Learning climate and work group skills in care work
2009 (English)In: Journal of Workplace Learning, ISSN 1366-5626, Vol. 21, no 8, 581-594 p.Article in journal (Refereed) Published
Purpose – The overall aim of the present study was to investigate the learning climate and work group skills perceived by managers and their subordinates in the municipal elderly care, prior to a development project. The specific research questions were: Are managers' and their subordinates' perceptions of the learning climate related? and Does the manager's assessment of the work group skills correlate with the work group's perception of the learning climate?
Design/methodology/approach – A total of 12 managers and 130 of their subordinates were selected, and answered a questionnaire. The subordinates belonged to work groups with five to 19 care assistants working in elderly care. The majority of the participants were women (92 per cent). The mean age was 43 years old, range 20-63.
Findings – Results suggest that the perception of the learning climate has a correspondence between the organisational levels (managers and their subordinates) and that there is a correspondence between managers' ratings of work group skills, in particular skills for effectively managing change, and the work groups' perception of their learning climate, in particular decision autonomy and developmental and collaborative potentials.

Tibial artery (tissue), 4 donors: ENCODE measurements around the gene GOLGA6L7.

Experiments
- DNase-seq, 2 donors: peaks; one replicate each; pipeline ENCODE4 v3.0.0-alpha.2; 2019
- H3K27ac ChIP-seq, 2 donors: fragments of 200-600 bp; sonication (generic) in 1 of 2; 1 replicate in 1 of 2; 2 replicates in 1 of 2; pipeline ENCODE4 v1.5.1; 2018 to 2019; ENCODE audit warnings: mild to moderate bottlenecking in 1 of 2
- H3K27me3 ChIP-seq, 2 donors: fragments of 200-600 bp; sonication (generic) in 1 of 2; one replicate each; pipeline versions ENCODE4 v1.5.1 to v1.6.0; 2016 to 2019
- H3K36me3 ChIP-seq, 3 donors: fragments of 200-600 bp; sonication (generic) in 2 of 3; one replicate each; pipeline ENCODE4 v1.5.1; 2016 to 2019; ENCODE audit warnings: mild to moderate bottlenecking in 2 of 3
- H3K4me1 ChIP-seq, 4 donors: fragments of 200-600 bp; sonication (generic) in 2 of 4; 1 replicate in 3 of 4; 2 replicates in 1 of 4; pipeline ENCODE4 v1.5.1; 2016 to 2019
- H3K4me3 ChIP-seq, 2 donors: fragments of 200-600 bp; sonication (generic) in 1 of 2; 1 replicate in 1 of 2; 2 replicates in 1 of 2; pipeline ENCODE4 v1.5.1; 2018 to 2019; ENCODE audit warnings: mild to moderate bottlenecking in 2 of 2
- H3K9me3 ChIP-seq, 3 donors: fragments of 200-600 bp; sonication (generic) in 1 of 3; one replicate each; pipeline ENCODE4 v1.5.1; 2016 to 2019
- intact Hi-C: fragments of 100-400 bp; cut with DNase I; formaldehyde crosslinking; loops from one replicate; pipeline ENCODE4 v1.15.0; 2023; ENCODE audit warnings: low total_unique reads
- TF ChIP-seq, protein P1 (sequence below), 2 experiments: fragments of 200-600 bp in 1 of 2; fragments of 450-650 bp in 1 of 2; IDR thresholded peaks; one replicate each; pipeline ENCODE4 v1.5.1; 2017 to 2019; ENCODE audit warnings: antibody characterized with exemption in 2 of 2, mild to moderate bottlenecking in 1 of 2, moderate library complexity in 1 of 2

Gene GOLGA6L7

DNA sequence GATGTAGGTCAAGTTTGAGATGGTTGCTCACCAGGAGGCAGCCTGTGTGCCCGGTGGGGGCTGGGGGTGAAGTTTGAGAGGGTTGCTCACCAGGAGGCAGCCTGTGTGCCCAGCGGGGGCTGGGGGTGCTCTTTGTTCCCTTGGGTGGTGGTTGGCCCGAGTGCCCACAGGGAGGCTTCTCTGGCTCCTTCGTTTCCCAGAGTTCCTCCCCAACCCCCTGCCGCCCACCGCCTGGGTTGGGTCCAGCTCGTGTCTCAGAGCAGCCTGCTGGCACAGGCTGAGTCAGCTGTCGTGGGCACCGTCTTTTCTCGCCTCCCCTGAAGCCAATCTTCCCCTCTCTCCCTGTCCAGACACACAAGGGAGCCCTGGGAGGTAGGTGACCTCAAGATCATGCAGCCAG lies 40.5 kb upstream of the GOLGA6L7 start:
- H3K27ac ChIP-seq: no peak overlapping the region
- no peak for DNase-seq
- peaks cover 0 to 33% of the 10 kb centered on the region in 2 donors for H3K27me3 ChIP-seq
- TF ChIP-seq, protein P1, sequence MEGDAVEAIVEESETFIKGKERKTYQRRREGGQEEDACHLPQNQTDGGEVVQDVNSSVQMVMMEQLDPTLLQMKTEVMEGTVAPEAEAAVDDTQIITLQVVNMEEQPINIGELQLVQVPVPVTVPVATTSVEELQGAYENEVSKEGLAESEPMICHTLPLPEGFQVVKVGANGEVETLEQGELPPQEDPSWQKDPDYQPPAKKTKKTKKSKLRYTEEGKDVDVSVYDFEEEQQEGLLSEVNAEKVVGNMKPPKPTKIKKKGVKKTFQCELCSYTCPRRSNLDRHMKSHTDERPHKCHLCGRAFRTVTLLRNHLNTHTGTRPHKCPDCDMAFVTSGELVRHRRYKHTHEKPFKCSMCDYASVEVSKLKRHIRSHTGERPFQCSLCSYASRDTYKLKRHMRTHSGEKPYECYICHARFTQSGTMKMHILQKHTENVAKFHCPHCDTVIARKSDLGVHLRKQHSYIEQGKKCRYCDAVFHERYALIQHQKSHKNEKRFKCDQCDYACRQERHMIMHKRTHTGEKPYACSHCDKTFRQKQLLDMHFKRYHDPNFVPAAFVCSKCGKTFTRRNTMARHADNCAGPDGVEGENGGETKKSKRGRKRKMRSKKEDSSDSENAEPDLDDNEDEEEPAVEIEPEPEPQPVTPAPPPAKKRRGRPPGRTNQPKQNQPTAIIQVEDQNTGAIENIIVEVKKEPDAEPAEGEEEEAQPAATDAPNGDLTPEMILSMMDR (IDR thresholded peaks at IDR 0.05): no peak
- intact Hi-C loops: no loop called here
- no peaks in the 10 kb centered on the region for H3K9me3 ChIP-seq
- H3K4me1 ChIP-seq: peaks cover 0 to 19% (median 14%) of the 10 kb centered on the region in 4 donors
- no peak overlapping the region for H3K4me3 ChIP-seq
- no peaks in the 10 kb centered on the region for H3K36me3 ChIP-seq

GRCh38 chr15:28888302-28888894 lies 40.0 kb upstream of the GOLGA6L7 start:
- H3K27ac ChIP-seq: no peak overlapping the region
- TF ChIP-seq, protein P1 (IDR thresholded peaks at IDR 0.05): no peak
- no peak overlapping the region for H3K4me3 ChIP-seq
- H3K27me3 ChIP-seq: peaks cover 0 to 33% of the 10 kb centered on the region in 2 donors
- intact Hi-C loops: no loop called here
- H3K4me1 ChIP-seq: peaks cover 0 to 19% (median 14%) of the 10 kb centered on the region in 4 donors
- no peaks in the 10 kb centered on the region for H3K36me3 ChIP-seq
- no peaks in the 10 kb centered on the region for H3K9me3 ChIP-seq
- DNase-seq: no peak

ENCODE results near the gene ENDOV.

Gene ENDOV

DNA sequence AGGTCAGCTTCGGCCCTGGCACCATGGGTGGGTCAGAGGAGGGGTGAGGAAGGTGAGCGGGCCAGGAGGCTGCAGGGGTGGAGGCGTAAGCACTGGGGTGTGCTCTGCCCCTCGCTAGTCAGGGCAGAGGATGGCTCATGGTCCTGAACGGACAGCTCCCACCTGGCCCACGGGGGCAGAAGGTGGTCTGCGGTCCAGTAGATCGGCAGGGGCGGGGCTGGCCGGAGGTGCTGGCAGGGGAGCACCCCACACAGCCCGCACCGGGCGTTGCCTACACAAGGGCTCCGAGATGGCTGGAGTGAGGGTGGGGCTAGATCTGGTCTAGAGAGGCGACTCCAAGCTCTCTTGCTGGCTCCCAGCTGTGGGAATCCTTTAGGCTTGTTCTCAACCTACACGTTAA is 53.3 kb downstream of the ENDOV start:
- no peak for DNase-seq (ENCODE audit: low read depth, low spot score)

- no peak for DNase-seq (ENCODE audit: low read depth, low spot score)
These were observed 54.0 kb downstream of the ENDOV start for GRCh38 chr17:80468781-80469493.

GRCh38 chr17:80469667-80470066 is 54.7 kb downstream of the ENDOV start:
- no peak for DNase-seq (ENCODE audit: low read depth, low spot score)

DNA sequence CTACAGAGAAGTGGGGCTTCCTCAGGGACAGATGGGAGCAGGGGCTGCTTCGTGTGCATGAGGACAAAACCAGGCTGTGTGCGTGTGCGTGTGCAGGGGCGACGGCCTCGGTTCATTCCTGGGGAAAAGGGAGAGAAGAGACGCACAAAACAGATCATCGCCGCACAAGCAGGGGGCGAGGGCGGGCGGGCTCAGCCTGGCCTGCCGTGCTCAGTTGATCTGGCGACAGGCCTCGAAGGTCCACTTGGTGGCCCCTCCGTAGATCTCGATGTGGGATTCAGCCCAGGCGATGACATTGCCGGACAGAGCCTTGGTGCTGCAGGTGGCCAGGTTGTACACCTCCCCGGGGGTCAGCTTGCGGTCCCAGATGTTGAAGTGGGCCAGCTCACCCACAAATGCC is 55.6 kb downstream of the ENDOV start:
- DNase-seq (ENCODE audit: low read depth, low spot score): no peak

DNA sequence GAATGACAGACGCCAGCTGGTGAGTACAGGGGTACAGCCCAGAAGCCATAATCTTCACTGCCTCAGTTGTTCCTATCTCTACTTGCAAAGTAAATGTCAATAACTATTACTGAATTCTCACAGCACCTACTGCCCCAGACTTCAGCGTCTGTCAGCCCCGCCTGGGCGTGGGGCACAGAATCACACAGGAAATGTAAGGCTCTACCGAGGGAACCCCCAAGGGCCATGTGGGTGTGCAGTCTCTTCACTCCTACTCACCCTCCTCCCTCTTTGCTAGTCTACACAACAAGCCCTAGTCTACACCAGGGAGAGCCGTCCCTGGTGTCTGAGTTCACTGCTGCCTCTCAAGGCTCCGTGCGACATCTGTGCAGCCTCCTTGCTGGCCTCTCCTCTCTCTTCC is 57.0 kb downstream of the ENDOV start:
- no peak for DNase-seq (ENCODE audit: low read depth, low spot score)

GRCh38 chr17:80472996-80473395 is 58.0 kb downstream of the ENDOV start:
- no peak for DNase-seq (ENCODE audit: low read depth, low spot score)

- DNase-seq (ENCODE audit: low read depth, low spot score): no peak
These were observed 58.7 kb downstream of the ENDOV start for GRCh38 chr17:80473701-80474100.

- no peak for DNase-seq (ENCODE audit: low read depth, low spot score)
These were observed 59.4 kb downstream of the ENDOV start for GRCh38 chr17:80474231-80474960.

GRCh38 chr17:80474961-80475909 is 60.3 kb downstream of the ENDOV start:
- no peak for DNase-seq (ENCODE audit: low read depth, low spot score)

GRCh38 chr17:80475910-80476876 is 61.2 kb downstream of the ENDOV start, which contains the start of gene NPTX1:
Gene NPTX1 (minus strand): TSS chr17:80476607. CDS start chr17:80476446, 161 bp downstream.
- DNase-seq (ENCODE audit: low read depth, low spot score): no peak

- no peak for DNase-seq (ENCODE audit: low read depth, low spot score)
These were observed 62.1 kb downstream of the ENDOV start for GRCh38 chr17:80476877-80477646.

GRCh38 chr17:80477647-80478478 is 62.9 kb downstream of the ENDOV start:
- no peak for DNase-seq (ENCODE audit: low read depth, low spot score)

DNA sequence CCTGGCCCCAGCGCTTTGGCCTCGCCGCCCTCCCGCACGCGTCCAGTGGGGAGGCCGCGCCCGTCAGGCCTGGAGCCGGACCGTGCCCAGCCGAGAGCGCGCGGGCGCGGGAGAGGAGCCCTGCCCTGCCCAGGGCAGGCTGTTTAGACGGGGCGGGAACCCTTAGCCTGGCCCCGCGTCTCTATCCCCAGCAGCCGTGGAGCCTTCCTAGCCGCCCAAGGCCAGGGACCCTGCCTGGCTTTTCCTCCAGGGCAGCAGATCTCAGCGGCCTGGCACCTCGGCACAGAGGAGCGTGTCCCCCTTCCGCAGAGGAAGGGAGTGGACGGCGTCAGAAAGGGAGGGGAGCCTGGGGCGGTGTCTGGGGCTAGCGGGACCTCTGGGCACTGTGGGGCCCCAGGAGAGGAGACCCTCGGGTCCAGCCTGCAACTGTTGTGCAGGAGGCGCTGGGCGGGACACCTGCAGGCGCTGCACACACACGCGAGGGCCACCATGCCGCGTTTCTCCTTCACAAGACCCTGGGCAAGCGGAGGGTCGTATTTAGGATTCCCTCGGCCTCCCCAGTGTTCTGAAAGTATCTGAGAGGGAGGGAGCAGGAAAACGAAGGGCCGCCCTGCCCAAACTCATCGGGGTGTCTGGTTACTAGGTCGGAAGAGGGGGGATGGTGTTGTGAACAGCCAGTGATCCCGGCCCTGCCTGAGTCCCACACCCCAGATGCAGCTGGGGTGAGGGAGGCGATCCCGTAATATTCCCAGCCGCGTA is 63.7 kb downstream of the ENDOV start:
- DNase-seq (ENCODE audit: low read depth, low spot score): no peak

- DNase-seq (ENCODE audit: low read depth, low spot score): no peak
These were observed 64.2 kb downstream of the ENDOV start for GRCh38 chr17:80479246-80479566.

Research implications/limitations – The manager sample was small and from one single organisation.
Practical implications – The relations between the learning climate and the assssment of staff skills are important to the actions taken in order to facilitate workplace learning and development.
Originality/value – This study contrasted the managers' assessment of skills with their work groups' perceptions of learning climate, which is quite unusual in learning climate studies.
Place, publisher, year, edition, pages
Emerald , 2009. Vol. 21, no 8, 581-594 p.
Elder care, Employees, Group dynamics, Learning, Managers, Skills, Sweden
Research subject Psychology
IdentifiersURN: urn:nbn:se:umu:diva-26963DOI: 10.1108/13665620910996151OAI: oai:DiVA.org:umu-26963DiVA: diva2:275284